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A High Court decision last week gave the Department of Conservation approval to carry out half its proposed tahr eradication plan in the Aoraki/Mount Cook and Westland Tai Poutini National Parks.
On Thursday, Doc began 60 hours of helicopter shooting of tahr in the national parks, and another 65 hours will be carried out in other areas of the conservation estate.
It must consult hunters and other stakeholders over what further control work is done.
Operations director Ben Reddiex said yesterday thousands of bull tahr and other tahr would be left for trophy hunters across 425,000ha of public conservation land.
"But in the 148,000ha national parks, New Zealand’s native species need to come first.
"High localised densities of tahr can damage alpine habitats by transforming tall tussocks and subalpine shrublands to a grassy turf or bare ground."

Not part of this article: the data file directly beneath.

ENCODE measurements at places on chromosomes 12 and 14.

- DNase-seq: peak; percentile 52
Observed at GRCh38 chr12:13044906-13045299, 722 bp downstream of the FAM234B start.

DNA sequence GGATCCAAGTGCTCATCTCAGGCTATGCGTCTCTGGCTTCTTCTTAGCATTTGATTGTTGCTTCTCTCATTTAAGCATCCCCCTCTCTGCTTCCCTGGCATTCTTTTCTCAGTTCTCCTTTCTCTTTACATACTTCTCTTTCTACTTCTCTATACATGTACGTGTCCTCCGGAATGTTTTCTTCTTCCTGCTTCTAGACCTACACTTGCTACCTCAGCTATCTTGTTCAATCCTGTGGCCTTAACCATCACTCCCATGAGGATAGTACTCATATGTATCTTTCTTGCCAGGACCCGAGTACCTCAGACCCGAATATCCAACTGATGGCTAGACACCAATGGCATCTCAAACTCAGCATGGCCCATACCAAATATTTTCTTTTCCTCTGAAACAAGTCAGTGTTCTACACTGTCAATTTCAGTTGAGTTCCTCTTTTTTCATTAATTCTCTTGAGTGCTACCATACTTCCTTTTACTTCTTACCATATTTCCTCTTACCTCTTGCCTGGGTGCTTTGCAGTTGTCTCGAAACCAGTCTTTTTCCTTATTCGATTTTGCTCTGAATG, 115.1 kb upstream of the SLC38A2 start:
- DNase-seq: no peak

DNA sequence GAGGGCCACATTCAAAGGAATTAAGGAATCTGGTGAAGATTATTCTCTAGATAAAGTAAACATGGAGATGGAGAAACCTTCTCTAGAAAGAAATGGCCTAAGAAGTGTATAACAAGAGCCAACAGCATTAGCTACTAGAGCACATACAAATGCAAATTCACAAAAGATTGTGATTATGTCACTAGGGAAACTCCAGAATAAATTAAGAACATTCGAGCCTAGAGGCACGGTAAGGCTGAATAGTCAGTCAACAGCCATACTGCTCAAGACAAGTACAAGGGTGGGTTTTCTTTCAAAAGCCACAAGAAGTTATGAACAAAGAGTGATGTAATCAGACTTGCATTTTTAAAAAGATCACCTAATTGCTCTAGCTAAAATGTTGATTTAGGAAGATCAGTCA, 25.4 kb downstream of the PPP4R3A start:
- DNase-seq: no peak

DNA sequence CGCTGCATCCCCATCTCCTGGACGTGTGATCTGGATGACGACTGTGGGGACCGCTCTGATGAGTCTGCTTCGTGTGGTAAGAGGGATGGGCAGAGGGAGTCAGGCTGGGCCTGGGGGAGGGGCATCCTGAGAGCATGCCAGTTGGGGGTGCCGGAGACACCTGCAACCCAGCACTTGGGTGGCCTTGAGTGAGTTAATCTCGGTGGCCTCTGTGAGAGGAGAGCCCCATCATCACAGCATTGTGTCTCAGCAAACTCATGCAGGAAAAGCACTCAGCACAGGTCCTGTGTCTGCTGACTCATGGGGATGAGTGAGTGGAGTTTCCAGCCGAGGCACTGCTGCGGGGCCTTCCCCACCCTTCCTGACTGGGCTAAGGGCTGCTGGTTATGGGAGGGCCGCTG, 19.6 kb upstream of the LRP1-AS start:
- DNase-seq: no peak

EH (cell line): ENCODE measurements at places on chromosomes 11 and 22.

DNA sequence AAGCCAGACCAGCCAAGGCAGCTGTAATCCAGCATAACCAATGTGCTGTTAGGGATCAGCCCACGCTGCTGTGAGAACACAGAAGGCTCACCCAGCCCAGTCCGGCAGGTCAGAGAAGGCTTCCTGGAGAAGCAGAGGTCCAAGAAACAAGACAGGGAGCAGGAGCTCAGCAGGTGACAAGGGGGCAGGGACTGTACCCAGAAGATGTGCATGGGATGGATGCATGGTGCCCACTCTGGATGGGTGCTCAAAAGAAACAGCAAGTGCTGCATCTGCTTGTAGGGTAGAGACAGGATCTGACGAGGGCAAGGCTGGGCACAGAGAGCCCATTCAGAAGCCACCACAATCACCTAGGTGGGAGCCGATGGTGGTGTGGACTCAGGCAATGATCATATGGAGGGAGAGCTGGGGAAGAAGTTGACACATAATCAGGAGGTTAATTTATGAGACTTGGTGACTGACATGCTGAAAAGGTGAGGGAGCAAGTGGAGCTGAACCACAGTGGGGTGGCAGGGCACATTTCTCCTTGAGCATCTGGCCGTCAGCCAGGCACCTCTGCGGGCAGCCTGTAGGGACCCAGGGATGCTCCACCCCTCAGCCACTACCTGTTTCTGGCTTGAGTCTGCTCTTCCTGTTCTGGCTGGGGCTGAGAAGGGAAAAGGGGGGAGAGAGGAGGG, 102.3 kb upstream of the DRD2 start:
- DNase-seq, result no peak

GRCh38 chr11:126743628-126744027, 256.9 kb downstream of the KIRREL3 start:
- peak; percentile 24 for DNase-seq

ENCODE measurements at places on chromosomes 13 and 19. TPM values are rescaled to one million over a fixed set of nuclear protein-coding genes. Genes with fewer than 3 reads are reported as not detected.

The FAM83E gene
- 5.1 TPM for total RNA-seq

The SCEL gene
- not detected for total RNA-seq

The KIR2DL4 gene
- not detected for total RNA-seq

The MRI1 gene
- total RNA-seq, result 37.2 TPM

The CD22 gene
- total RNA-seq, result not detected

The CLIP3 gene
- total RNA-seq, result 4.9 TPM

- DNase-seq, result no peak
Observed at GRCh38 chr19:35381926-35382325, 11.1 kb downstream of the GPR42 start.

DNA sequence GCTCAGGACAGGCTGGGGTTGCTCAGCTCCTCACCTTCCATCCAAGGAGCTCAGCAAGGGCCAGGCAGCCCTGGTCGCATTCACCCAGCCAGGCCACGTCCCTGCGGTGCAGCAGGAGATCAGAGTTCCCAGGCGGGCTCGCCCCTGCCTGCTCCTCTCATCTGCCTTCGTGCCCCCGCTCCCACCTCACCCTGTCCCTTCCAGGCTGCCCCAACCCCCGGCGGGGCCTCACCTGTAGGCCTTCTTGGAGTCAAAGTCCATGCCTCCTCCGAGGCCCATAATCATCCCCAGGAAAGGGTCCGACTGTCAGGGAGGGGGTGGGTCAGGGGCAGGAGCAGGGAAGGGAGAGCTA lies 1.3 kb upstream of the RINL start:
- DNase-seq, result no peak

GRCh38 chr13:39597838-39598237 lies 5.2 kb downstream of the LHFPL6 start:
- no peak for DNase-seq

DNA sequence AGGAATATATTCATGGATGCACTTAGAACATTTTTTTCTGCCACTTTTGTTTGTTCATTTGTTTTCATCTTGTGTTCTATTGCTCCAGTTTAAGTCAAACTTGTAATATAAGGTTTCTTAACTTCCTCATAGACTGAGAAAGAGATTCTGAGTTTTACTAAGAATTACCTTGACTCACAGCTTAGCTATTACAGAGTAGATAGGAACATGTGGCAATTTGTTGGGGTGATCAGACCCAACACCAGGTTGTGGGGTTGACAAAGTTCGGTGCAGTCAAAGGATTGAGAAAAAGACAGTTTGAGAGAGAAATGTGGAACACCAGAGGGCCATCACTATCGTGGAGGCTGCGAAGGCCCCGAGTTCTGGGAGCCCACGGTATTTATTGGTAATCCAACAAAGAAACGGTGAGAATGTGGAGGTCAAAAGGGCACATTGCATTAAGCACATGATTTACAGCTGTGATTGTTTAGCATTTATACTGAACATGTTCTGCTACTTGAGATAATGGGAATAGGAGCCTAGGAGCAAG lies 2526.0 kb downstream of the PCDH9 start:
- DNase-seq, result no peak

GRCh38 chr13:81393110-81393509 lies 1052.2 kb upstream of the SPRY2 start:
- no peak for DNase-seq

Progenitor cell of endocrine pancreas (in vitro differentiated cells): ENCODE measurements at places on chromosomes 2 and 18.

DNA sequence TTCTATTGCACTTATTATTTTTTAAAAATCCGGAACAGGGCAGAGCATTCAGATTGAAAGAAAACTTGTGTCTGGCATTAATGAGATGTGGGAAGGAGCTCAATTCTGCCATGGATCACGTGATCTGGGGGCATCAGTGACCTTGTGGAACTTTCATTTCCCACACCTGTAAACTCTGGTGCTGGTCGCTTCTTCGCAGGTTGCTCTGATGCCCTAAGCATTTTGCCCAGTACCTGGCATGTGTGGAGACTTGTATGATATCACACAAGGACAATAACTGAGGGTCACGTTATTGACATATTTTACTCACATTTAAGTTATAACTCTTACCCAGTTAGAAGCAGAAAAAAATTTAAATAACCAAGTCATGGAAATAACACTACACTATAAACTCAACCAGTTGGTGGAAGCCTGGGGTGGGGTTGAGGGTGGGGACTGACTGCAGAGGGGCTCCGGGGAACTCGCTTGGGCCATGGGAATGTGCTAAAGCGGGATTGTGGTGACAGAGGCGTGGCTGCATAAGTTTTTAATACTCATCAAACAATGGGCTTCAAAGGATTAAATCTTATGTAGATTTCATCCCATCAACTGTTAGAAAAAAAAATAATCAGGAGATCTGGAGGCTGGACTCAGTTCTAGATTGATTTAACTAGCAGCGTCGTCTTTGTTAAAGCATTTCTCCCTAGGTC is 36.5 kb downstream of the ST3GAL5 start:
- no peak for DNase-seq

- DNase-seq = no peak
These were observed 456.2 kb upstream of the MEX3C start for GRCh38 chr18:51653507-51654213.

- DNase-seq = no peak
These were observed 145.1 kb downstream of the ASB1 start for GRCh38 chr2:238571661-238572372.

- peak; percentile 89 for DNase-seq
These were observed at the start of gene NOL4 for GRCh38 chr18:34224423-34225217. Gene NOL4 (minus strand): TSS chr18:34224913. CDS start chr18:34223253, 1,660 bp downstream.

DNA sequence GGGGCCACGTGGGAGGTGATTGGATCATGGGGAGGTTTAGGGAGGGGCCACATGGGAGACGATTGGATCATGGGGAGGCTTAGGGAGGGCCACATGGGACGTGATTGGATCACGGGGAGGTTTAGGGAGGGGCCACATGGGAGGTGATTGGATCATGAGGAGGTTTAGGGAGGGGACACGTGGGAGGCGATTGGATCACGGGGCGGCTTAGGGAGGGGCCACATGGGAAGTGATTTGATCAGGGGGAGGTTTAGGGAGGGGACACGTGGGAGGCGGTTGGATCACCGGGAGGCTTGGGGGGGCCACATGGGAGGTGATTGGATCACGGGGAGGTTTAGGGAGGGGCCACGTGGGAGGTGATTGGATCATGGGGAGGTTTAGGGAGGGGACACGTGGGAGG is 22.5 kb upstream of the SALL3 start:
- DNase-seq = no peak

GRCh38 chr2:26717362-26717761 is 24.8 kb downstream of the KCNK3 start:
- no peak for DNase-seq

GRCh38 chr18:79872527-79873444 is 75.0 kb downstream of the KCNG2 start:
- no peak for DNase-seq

Dr Reddiex described the control work as "urgent".
"Not only are we working around alpine winter weather conditions, but in just a few months a new generation of tahr will be born, putting further pressure on the environment."
He considered the control work would have a "minimal effect" on the commercial hunting industry, which mostly operated outside the national parks.
"Outside of the national parks we’re only controlling high localised densities of female and juvenile tahr, leaving tahr in more accessible areas for hunters, and leaving all bulls for trophy hunting."
All bull tahr sighted by the Doc staff outside of the national parks would be recorded to help trophy hunters plan their future hunts, Dr Reddiex said.